Biofuels: You Say You Want A Revolution?

A potentially "revolutionary" technology could soon be deployed to trap waste CO2 from large buildings and use it to help produce biofuel on site.

Origo Industries has this week announced that it has signed a deal to trial its Ecobox technology at Liverpool John Lennon airport with work on the project to begin from next month.

The trial will see CO2 from air handling units on the terminal building filtered through a photo-bioreactor containing algae. The CO2 will be absorbed by the algae, accelerating its development to a point where it can be refined to produce a biofuel.

The airport plans to use the resulting biofuel to run its ground-based vehicles, while the waste biomass produced by the refining process will be passed through a drying process and fed into a burner which will supply some of the airport's heating and hot water.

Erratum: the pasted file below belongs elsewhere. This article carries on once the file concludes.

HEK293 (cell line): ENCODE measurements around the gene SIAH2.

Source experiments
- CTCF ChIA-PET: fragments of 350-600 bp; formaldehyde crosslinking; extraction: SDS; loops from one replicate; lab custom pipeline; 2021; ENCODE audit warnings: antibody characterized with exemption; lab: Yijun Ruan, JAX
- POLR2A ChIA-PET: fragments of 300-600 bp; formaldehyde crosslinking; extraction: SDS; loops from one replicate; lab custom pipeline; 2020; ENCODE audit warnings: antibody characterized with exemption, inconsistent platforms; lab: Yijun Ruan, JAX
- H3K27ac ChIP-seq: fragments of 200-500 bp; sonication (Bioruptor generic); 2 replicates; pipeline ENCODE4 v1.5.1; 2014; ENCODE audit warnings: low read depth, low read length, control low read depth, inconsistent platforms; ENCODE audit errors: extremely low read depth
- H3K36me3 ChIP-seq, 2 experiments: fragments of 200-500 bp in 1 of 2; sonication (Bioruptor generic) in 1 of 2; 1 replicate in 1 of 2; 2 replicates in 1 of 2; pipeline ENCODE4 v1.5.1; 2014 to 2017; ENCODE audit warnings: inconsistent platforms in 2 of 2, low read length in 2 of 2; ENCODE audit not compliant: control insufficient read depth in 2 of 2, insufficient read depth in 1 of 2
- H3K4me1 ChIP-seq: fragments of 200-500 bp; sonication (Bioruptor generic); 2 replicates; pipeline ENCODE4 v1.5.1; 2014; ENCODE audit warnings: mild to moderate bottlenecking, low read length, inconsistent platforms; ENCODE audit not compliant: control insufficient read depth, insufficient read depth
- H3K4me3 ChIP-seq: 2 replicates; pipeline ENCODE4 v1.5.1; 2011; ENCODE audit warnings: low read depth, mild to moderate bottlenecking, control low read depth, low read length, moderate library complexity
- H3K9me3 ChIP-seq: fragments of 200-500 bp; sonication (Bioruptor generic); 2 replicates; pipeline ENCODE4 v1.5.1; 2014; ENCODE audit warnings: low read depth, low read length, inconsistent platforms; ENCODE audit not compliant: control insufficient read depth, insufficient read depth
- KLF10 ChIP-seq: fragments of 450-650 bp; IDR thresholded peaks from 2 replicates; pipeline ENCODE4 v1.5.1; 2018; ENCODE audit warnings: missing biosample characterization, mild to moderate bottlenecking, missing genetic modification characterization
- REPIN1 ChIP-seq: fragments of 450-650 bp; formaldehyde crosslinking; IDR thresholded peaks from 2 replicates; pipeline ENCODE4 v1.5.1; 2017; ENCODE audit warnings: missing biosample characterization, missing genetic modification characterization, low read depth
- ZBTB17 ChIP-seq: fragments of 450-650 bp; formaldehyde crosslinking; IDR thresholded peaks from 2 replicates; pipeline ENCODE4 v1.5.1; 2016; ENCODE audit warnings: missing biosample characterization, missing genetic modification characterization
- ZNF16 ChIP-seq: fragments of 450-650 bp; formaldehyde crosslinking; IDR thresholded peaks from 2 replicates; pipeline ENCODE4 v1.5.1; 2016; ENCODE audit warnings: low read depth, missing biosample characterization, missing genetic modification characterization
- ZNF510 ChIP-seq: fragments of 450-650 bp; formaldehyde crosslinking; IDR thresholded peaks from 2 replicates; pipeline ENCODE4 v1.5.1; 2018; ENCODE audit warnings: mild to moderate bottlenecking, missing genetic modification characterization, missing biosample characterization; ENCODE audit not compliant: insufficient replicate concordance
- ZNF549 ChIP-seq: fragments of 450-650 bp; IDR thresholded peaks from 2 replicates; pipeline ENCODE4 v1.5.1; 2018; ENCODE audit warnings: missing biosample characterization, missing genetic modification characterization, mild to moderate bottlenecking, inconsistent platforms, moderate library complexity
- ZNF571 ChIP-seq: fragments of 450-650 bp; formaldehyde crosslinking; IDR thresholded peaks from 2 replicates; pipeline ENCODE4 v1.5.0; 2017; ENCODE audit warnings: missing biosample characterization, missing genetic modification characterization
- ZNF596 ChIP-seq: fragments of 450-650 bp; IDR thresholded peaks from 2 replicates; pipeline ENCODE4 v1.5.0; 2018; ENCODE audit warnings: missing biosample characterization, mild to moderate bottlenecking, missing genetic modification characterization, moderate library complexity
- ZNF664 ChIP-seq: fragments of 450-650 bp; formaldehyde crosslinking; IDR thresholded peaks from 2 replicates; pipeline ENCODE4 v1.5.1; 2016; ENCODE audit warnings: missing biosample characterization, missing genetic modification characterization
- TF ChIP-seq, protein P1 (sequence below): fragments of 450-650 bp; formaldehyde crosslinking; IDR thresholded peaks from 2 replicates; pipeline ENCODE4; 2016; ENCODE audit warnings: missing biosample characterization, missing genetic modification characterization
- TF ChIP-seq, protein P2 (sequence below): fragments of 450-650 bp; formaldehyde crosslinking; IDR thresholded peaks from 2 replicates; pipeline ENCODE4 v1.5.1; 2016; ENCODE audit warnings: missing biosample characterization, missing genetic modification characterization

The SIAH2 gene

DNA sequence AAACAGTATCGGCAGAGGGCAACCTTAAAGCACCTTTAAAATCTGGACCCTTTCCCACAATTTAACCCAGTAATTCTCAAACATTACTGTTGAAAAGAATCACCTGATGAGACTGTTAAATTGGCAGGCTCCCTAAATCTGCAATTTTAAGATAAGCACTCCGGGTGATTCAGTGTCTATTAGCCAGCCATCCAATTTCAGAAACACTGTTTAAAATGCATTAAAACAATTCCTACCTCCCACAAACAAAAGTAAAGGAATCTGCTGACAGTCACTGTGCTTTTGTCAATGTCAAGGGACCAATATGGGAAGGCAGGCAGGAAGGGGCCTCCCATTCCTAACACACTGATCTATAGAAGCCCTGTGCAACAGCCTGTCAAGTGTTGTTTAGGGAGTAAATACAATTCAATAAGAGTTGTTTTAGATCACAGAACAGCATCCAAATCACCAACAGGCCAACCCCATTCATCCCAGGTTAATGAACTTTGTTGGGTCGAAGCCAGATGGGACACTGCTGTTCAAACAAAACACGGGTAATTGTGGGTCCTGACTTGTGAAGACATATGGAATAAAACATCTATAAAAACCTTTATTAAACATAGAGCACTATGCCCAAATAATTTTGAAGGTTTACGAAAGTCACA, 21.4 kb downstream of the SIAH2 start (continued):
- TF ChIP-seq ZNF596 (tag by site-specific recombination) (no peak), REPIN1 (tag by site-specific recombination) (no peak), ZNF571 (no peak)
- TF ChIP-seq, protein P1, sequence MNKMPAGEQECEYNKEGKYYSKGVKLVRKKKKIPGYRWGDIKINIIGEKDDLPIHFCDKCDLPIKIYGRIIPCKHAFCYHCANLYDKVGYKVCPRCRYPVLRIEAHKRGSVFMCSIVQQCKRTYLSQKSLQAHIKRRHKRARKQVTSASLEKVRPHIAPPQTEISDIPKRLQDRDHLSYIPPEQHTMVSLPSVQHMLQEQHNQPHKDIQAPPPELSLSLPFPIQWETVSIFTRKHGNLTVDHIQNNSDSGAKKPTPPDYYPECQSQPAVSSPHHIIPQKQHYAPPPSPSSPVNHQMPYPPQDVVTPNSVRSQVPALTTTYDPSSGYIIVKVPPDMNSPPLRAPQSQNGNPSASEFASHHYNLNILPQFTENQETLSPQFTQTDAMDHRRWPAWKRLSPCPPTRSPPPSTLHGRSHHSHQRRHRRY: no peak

Origo said that it hoped to be produce up to 250 litres of biofuel a day using the system when it starts operating next summer, and added that should the trial prove successful it had plans for a larger version of the Ecobox capable of producing up to 3,000 litres a day.

It also said that it had ambitions to work with John Lennon airport to use the system to produce aviation-grade biofuel – something of a Holy Grail for the aviation sector which is currently investing heavily in a raft of projects designed to produce plant-based jet fuel.

Ian Houston, chief executive of Origo Industries, said that the technology had the potential to work in any large building.

"The project at John Lennon Airport is an early trial of a system which we believe could have a significant impact on the way companies today can obtain fuel and manage carbon emissions," he said. "If it works there, then why not anywhere?"

The full cost of the trial was not disclosed, but Origo insisted the project would deliver a return on investment within a year.